Elected or appointed

The Hancock County commissioners recently voted for a new 2018 budget that is up 6 percent to over $8.3 million. One thing’s for sure: The oversight of tax dollars is a serious responsibility, one that should be undertaken by a knowledgeable, even credentialed, county official.

The growth of the budget is due, in part, to the addition of an information technology employee and another sheriff’s deputy. Also, the county is advertising for a director of regional communications. Each of these positions stipulates qualifications and minimum standards for training and education, as well as a preference for previous experience.

Yet the post of county treasurer — the person who must coordinate with several departments and manage the comings and goings of an $8 million budget — remains an elected position with no other qualification for the role beyond being a resident of Hancock County. The Hancock County commissioners lately have questioned the prudence of this method for filling such an important office.

Hancock County operates a courthouse, a jail, an airport, a sheriff’s department and an emergency management agency. The heads of each of these departments must meet a threshold of qualifications for holding that job. How is it that a hairdresser needs a license to work in Maine, but the county treasurer only needs to be a Democratic or Republican party member who can run an effective campaign for election?

This question in no way disparages outgoing treasurer Janice Eldridge, who has decided not to seek another term. By all accounts, Eldridge has performed the county role with the integrity that the position demands. But will an elected successor be equally credible?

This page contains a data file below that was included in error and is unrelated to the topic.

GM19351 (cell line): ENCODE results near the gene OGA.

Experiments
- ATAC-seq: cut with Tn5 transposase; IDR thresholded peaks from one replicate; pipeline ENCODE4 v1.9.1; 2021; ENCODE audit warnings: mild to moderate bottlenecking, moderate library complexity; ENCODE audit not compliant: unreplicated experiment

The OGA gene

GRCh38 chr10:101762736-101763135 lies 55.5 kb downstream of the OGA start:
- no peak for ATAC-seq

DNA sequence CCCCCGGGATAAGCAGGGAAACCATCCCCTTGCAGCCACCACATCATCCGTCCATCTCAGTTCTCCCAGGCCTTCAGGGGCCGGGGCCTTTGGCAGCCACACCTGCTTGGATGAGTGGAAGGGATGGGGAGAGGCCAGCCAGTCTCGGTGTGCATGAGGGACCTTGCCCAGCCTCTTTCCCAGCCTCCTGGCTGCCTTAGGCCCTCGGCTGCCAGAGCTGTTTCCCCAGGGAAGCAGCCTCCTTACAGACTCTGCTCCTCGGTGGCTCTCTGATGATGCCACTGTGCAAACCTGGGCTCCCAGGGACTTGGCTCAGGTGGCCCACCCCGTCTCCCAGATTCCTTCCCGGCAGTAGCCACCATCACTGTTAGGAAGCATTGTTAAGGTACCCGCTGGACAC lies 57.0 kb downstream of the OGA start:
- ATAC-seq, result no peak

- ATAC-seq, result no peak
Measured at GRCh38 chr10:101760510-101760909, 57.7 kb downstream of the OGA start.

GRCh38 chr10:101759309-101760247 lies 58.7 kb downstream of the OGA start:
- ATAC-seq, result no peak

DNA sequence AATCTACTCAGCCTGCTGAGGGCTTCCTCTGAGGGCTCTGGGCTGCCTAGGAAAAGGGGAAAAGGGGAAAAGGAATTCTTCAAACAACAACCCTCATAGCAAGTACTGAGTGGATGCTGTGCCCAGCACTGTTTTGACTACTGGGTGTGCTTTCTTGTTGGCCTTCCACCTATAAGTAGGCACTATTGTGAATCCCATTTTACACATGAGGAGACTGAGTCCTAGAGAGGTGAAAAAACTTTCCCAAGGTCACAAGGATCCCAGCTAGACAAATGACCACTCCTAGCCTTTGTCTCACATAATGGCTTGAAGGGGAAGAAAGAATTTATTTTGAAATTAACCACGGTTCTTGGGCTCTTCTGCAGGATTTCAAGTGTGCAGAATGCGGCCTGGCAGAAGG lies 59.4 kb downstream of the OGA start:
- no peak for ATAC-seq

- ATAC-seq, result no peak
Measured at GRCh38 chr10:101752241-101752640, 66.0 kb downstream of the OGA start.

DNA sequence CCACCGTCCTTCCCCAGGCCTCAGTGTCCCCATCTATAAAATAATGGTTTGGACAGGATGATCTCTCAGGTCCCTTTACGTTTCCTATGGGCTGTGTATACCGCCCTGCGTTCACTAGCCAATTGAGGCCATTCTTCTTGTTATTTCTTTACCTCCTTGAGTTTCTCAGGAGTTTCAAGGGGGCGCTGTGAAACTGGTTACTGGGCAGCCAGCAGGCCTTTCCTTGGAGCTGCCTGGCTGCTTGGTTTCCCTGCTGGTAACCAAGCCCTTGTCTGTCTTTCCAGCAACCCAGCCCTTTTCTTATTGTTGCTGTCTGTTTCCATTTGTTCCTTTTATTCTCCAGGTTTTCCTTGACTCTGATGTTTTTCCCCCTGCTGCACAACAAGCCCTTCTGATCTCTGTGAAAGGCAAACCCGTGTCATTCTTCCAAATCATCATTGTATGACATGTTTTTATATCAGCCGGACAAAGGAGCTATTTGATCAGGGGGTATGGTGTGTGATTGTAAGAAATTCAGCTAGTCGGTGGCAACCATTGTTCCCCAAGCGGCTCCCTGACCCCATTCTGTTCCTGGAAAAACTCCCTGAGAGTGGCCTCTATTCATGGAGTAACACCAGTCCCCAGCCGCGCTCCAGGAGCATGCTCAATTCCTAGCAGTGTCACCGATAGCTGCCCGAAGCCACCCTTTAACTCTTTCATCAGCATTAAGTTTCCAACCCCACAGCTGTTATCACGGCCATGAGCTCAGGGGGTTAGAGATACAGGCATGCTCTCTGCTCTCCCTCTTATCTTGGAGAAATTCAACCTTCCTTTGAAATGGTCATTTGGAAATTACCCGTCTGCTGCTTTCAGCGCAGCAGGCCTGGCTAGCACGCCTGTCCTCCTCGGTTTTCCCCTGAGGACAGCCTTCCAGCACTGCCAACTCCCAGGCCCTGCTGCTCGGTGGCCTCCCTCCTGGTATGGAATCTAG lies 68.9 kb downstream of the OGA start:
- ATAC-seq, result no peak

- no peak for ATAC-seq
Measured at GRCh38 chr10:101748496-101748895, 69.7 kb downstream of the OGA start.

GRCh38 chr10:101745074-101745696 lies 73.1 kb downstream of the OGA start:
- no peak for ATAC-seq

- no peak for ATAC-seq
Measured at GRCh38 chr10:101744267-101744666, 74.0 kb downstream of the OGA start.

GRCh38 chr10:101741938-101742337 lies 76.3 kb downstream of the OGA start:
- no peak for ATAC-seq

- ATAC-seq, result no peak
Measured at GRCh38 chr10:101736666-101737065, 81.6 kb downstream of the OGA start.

In 2005, Hancock County voters decided to retain the elected treasurer position instead of making it a position appointed by the county commissioners. An appointed treasurer, the commissioners argued, would have to possess the skills and knowledge to oversee a multimillion dollar budget, without the potential for partisanship or the perils of inexperience that an elected treasurer might bring to the role. Our taxpayer money does not have an R or a D attached to it.

And while an appointed treasurer is no surefire guarantee that county funds will be securely curated, an appointed treasurer can be overseen, corrected or even dismissed by the county administrator or the commissioners. An elected treasurer answers only to the voters every four years.

We elect the three county commissioners to represent our common interests. They have asked for the accountability of an appointed county treasurer. The process necessary to bring about that change is long and detailed, which means there is plenty of time for discussion and contemplation on the part of the commissioners and the people who voted them in.

Public re-examination of the question is appropriate. Let the process begin.

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